On September 14, the House Licensing and Administrative Procedures Committee (LAP) held a hearing beginning at 10:30 a.m. in the Capitol Extension. During the period between legislative sessions, the various House and Senate Committees hold “interim” hearings on a variety of issues as designated by the Speaker of the House and the Lt. Governor, respectively. Often these hearings deal with issues that have arisen since the conclusion of the legislative session or issues that were “unfinished” during the previous legislative session. In this instance, the hearing was regarding HB 1957 and herbicide drift. Specifically:

Examine the impact of the dicamba herbicide on the implementation of HB 1957, relating to the labeling of wine as originating from an area of this state or with the name of a vineyard in this state.

While this was not an Interim Charge as designated by the Speaker, it was an issue that the Chair, Ms. Thompson, became aware of and took an interest in and decided to have a hearing. We were able to brief her staff on the issue in greater detail and also make a recommendation on possible witnesses for the hearing.

The witnesses on behalf of the grape growing industry were Kirk Williams and Andy Timmons. In addition, Jim Kamas testified representing himself as an expert on the effects of drift on grapevines.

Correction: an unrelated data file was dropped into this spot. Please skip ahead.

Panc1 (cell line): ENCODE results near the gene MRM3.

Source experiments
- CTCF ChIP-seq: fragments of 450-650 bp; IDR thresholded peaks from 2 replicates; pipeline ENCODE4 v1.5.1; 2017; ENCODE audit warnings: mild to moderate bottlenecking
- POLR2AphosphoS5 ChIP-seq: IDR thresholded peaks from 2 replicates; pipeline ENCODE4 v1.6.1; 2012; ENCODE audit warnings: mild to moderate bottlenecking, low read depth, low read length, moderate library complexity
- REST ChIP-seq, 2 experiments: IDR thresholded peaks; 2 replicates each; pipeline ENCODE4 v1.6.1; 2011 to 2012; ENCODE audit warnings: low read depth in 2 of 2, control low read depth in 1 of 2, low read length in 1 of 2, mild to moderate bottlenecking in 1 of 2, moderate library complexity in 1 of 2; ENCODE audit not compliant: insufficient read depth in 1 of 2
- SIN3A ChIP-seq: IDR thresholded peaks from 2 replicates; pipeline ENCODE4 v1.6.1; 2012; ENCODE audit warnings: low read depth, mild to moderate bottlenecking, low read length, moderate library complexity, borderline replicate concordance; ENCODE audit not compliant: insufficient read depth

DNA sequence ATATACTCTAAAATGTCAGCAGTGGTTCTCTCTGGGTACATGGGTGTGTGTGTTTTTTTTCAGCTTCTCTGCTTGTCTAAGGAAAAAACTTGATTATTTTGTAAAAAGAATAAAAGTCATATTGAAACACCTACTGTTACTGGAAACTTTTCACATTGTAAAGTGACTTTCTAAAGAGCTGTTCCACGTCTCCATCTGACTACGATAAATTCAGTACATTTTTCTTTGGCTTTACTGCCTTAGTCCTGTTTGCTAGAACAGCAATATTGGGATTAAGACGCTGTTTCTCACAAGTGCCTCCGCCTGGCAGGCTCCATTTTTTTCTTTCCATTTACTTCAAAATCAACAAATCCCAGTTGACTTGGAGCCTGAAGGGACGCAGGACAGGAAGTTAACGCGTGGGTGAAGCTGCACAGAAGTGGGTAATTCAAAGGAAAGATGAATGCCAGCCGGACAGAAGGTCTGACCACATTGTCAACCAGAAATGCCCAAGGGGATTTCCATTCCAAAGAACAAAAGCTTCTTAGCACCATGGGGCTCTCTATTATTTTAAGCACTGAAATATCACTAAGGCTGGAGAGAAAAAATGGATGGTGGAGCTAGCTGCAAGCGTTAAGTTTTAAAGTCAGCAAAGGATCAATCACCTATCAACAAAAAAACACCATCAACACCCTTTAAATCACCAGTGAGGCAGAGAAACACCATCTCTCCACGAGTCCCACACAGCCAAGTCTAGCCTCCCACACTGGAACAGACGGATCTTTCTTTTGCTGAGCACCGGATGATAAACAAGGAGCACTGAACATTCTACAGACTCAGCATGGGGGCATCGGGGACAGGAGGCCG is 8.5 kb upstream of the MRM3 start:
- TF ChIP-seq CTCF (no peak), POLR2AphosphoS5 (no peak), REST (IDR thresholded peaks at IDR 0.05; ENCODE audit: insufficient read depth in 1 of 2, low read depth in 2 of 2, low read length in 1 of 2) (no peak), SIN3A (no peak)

TABC’s new chief Thomas Graham also appeared as a resource witness as did a TDA representative. The cotton industry provided a representative who spoke as well.

Our witnesses revealed a story that many of us are all too familiar with. A variety of pictures and corresponding explanations painted a picture of ongoing devastation within our vines located on the high plains with little relief in sight.

TDA reported that, with very few complaints, there was little they could do to address the problem, while the cotton industry testified that damage, if it actually existed, must be caused by other factors and that the product in question was undoubtedly safe.

There is no actual bill to examine in this type of hearing, no statutory language to review and haggle over, this was just a discussion. It is unlikely, should there be legislation to address this issue, it would ever arrive at this committee—it would likely be referred to the House Ag Committee.

Regardless, this discussion was helpful. It is the first time we have gotten this discussion on the record, including the response from the cotton industry and this will come in handy in the future.

We have begun a new update on the TWGGA website dedicated to the drift problem. You can see many of the pictures used at the hearing on the 14th and any updates dealing exclusively with the drift issue. If you have pictures or damage reports, please forward those to TWGGA so that they may be included.

—Kyle Frazier,  TWGGA Legislative Advocate

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